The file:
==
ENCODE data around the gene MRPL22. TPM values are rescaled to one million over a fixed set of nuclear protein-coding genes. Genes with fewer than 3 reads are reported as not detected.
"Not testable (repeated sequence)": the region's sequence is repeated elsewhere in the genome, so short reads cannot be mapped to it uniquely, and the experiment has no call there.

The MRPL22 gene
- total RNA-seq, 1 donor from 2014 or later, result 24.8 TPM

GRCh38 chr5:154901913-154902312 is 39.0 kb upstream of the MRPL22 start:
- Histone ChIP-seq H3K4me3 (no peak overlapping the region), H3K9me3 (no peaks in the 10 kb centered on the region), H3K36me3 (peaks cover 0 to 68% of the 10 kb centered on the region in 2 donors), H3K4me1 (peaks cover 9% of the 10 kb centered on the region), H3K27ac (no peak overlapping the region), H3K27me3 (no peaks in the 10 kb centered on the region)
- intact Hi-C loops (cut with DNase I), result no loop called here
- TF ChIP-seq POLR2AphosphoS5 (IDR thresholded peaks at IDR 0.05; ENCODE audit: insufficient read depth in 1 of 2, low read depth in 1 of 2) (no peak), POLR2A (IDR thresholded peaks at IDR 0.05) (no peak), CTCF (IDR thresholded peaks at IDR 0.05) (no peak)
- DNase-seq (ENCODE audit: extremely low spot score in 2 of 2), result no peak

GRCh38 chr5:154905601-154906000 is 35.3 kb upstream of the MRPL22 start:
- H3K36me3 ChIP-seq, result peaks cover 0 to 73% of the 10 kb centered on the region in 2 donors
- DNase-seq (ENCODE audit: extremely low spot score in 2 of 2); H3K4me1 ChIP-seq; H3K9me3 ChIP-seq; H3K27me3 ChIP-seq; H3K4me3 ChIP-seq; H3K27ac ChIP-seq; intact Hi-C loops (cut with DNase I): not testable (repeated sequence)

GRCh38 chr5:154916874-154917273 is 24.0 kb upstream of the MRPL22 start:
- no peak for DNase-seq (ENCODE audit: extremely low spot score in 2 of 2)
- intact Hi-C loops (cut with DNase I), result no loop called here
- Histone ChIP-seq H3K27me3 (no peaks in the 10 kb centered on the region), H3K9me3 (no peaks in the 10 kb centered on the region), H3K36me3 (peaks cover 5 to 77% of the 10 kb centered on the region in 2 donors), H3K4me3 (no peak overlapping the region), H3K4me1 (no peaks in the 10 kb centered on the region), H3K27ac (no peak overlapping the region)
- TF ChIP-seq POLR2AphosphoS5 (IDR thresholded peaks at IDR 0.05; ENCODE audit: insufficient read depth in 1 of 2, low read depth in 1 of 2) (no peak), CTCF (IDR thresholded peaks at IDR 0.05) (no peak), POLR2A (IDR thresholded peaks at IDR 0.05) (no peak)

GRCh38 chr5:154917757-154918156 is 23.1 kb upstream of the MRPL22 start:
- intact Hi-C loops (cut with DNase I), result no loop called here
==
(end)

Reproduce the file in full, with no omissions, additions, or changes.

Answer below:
ENCODE data around the gene MRPL22. TPM values are rescaled to one million over a fixed set of nuclear protein-coding genes. Genes with fewer than 3 reads are reported as not detected.
"Not testable (repeated sequence)": the region's sequence is repeated elsewhere in the genome, so short reads cannot be mapped to it uniquely, and the experiment has no call there.

The MRPL22 gene
- total RNA-seq, 1 donor from 2014 or later, result 24.8 TPM

GRCh38 chr5:154901913-154902312 is 39.0 kb upstream of the MRPL22 start:
- Histone ChIP-seq H3K4me3 (no peak overlapping the region), H3K9me3 (no peaks in the 10 kb centered on the region), H3K36me3 (peaks cover 0 to 68% of the 10 kb centered on the region in 2 donors), H3K4me1 (peaks cover 9% of the 10 kb centered on the region), H3K27ac (no peak overlapping the region), H3K27me3 (no peaks in the 10 kb centered on the region)
- intact Hi-C loops (cut with DNase I), result no loop called here
- TF ChIP-seq POLR2AphosphoS5 (IDR thresholded peaks at IDR 0.05; ENCODE audit: insufficient read depth in 1 of 2, low read depth in 1 of 2) (no peak), POLR2A (IDR thresholded peaks at IDR 0.05) (no peak), CTCF (IDR thresholded peaks at IDR 0.05) (no peak)
- DNase-seq (ENCODE audit: extremely low spot score in 2 of 2), result no peak

GRCh38 chr5:154905601-154906000 is 35.3 kb upstream of the MRPL22 start:
- H3K36me3 ChIP-seq, result peaks cover 0 to 73% of the 10 kb centered on the region in 2 donors
- DNase-seq (ENCODE audit: extremely low spot score in 2 of 2); H3K4me1 ChIP-seq; H3K9me3 ChIP-seq; H3K27me3 ChIP-seq; H3K4me3 ChIP-seq; H3K27ac ChIP-seq; intact Hi-C loops (cut with DNase I): not testable (repeated sequence)

GRCh38 chr5:154916874-154917273 is 24.0 kb upstream of the MRPL22 start:
- no peak for DNase-seq (ENCODE audit: extremely low spot score in 2 of 2)
- intact Hi-C loops (cut with DNase I), result no loop called here
- Histone ChIP-seq H3K27me3 (no peaks in the 10 kb centered on the region), H3K9me3 (no peaks in the 10 kb centered on the region), H3K36me3 (peaks cover 5 to 77% of the 10 kb centered on the region in 2 donors), H3K4me3 (no peak overlapping the region), H3K4me1 (no peaks in the 10 kb centered on the region), H3K27ac (no peak overlapping the region)
- TF ChIP-seq POLR2AphosphoS5 (IDR thresholded peaks at IDR 0.05; ENCODE audit: insufficient read depth in 1 of 2, low read depth in 1 of 2) (no peak), CTCF (IDR thresholded peaks at IDR 0.05) (no peak), POLR2A (IDR thresholded peaks at IDR 0.05) (no peak)

GRCh38 chr5:154917757-154918156 is 23.1 kb upstream of the MRPL22 start:
- intact Hi-C loops (cut with DNase I), result no loop called here